Image via WikipediaMas costume designers and masqueraders can now enjoy real benefits from their labour as “Works of Mas” are now globally recognised and protected by intellectual property rights. Dr Vijay Ramlal, head of the T&T Copyright Collection Organisation (TTCO), confirmed this during a telephone interview on Sunday. “TTCO, in collaboration with the Legal Affairs Ministry, under the Intellectual Property Division and through National Carnival Development Foundation, had successfully piloted to the World Intellectual Property Organisation (WIPO) in Geneva to establish and accept the Works of Mas into the WIPO convention,” Ramlal said.
He said this was approved last December. “This would also make TTCO the only entity to collect and negotiate royalties for mas bands,” Ramlal said. He stated this was a significant achievement as it would allow any works of mas in the world to be recognised as intellectual property. “This was the first phase and we are now pushing for it to be recognised under the WIPO treaty and if it is successful, then T&T would be recognised globally as the intellectual property centre for the works of mas,” Ramlal said. “We would now be known for the headquarters for the works of mas.”
He added that all countries will be able to sign on and have protection for their mas under this copyright, just as was done for music. The WIPO treaty is expected to be negotiated and formulated around April /May of this year, he noted. Ramlal said with that achievement TTCO would also be able to collect royalties and accreditation fees internationally for its 153 membership mas bands in T&T. “We are the only recognised body in the world to do so,” he added.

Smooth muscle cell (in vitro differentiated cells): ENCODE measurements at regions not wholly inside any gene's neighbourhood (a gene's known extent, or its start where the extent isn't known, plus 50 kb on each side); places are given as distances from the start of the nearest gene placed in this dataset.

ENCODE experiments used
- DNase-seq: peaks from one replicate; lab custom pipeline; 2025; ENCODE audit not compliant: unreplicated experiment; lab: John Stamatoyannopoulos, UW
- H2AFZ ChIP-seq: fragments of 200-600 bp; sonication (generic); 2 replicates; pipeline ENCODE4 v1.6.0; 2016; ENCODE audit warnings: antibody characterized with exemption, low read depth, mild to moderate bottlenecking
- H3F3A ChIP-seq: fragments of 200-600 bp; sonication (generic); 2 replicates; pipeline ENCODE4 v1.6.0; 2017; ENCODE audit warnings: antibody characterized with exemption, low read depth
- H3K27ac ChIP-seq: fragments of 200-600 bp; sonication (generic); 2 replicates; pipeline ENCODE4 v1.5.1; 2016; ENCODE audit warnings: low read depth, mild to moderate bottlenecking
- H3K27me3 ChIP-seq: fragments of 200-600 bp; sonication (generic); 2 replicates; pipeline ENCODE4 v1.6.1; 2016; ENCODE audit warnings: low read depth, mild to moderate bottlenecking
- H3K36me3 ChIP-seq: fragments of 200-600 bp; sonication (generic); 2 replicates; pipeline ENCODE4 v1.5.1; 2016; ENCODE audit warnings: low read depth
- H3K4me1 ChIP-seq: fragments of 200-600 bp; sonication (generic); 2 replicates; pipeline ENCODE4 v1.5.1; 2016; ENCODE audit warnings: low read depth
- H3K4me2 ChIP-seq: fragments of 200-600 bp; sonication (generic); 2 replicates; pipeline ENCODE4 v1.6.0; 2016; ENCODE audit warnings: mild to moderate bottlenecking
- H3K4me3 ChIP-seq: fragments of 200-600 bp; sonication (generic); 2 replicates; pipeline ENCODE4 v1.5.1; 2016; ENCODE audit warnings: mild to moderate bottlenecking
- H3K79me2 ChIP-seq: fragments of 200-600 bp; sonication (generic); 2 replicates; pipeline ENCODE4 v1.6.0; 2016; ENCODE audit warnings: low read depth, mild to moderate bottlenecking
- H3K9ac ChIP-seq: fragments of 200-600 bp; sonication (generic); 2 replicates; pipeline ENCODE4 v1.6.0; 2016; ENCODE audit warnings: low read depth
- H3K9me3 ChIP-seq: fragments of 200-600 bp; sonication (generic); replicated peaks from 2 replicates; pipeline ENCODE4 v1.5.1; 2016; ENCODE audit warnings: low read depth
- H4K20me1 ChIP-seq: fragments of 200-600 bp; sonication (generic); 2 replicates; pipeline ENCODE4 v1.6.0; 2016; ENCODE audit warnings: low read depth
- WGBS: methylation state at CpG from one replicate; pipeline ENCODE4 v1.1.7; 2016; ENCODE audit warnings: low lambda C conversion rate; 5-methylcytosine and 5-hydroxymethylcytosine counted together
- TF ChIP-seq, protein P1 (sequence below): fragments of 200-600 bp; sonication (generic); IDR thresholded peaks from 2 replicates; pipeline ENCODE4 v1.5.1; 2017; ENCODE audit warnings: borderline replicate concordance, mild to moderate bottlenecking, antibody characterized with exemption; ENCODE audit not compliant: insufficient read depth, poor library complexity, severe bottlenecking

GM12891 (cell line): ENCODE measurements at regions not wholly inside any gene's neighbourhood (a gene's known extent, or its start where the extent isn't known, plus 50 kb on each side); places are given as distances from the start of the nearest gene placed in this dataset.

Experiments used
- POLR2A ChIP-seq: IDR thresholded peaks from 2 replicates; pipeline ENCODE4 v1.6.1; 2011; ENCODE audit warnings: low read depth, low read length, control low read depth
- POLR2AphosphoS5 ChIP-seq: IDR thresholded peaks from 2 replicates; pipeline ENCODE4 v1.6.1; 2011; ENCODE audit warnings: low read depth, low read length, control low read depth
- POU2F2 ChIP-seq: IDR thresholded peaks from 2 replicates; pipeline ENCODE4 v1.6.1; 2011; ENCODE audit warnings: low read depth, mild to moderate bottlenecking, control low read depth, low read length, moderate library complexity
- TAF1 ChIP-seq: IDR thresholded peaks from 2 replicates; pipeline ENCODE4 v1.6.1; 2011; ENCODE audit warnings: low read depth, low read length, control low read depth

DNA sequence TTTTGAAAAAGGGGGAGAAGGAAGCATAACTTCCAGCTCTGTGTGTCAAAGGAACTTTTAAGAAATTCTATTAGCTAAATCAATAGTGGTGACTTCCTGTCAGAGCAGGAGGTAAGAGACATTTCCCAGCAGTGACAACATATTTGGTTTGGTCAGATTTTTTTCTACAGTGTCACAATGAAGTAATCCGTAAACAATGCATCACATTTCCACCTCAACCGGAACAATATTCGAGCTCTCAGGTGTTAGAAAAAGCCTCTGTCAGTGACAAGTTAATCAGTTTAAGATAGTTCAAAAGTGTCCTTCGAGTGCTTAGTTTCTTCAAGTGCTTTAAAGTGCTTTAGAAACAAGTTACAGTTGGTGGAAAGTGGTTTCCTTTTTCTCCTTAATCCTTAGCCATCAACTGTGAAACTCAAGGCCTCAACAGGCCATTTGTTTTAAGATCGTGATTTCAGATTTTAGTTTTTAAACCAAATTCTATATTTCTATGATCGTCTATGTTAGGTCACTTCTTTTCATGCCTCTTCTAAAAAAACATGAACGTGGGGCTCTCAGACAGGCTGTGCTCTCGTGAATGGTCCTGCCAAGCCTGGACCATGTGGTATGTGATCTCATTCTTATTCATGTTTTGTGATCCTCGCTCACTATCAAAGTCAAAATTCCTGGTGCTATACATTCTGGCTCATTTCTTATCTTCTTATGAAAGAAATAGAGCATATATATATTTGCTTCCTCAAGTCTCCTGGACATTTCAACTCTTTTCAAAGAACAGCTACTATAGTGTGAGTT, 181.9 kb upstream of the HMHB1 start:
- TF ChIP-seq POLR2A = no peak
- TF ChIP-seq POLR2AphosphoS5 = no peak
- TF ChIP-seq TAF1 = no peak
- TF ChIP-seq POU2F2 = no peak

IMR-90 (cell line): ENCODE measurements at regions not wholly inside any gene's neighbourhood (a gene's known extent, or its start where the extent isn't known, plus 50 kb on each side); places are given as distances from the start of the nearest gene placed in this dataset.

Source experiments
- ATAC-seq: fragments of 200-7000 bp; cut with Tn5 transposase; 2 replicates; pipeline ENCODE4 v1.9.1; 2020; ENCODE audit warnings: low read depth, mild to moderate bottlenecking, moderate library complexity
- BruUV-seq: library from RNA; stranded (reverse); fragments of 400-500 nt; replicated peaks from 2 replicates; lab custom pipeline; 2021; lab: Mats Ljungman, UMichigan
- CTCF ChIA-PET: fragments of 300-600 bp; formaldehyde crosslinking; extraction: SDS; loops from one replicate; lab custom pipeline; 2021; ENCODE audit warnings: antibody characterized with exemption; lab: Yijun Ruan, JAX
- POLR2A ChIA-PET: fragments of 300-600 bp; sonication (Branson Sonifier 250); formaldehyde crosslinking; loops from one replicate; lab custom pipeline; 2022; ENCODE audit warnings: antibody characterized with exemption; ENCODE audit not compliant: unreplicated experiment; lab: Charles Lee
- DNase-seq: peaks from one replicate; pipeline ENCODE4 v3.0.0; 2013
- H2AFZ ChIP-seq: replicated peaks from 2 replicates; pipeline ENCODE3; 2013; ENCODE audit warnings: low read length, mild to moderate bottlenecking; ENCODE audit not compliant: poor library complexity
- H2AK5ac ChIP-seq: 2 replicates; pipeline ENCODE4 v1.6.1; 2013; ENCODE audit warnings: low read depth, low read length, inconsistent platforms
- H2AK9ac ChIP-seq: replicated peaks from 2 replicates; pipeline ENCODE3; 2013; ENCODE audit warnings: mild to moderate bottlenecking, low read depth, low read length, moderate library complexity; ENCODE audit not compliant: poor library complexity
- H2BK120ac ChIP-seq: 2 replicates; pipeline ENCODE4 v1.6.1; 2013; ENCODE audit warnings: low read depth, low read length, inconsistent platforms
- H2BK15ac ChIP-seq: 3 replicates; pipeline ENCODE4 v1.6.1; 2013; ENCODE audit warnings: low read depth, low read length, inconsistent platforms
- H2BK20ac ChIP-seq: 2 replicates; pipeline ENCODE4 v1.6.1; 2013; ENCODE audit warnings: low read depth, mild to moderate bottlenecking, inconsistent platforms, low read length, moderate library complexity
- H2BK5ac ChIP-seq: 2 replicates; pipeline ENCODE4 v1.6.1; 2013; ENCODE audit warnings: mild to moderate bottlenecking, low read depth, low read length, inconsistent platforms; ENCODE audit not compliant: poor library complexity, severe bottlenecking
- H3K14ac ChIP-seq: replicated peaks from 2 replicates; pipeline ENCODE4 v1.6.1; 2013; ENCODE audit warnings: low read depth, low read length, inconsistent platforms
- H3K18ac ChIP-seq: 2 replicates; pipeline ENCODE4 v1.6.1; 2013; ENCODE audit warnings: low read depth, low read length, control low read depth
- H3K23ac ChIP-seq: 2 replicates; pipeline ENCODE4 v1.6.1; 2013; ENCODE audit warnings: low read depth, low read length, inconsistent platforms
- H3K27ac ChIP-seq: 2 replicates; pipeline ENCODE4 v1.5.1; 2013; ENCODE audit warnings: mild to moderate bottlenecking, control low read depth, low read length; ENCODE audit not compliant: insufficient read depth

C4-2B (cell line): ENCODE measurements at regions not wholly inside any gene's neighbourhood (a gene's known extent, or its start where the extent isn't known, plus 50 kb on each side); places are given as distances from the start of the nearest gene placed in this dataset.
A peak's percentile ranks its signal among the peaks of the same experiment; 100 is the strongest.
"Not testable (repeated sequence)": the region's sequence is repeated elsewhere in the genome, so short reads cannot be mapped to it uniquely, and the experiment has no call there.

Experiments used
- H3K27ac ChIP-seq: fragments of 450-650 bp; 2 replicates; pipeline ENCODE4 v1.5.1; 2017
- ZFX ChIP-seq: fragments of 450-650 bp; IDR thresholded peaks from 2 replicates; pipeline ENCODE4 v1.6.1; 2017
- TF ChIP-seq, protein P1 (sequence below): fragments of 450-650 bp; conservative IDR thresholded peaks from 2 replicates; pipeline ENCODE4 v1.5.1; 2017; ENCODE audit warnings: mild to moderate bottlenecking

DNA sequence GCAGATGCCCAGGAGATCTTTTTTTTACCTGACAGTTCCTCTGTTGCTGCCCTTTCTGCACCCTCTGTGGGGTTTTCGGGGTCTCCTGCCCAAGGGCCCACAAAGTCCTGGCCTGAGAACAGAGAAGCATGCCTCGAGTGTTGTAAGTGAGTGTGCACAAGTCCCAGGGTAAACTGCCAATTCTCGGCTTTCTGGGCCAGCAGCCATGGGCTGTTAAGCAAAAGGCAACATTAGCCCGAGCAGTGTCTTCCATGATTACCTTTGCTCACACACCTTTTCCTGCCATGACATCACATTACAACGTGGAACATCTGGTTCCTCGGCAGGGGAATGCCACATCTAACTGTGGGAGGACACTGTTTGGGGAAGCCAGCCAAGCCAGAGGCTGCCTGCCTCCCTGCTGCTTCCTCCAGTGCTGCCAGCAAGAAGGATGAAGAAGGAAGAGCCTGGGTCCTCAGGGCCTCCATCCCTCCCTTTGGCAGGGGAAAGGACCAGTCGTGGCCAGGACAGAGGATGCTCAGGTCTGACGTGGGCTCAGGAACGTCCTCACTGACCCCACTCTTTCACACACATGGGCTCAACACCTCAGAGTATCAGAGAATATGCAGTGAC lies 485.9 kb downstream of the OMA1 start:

Stakeholders to receive their just dues
Ramlal said stakeholders in the mas industry have not been receiving their just dues. “The system which NCC and other bodies has been using is undermining the value of our Carnival,” he said. Drawing an example, he said the accreditation fees collected by the NCC from organisations and international media provided no real value for mas stakeholders. “It is equal to holding a ticket to enter a fete…these subscription rights cannot be exploitative and cannot be used for commercial use… as it has no real value,” Ramlal pointed out. However, people were abusing that right and placing photos in magazines, postcards and DVDs without proper authorisation, he noted.
He also stated that there were no proper monitoring systems in place to oversee these organisations and international media during the staging of Carnival in T&T. He added: “These are some of the issues that have not been explored and we are in the process of dealing with them. “Therefore we need to negotiate with NCC, the international media and every carnival committee to obtain a royalty collection licence with the TTCO for the masqueraders, designers and producers to have their just due,” Ramlal said.
Two sets of rights
According to Ramlal, there are two sets of rights. In one instance, where an establishment like the airport may showcase a costume, the airport has to pay copyright protection fees. The other, he said, is an appearance fee where masqueraders perform at shows like the King and Queen mas competitions.
The body responsible for the show has to pay fees, including performance rights and costume rights and another that will protect the designer/producer of the costume.